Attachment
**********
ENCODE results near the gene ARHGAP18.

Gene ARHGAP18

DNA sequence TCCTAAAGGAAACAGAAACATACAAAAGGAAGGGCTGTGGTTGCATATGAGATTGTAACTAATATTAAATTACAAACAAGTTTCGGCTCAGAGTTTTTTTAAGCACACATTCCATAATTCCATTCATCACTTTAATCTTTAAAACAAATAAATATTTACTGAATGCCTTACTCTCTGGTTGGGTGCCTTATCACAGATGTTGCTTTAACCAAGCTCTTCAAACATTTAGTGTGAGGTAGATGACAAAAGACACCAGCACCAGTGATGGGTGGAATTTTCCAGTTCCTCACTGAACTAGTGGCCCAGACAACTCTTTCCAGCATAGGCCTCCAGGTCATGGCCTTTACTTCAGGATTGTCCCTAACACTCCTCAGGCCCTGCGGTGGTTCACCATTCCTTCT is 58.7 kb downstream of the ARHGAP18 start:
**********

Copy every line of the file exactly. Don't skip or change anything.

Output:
ENCODE results near the gene ARHGAP18.

Gene ARHGAP18

DNA sequence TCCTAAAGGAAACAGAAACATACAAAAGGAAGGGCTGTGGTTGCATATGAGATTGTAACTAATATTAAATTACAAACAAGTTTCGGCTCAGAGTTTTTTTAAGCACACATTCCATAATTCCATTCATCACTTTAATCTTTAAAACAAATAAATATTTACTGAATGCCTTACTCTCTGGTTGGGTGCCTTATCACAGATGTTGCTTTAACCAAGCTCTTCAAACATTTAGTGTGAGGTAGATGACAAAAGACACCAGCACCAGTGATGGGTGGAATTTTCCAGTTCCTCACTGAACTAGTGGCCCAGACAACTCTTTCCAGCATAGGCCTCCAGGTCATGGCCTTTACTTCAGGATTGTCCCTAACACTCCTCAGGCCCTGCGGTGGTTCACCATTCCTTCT is 58.7 kb downstream of the ARHGAP18 start: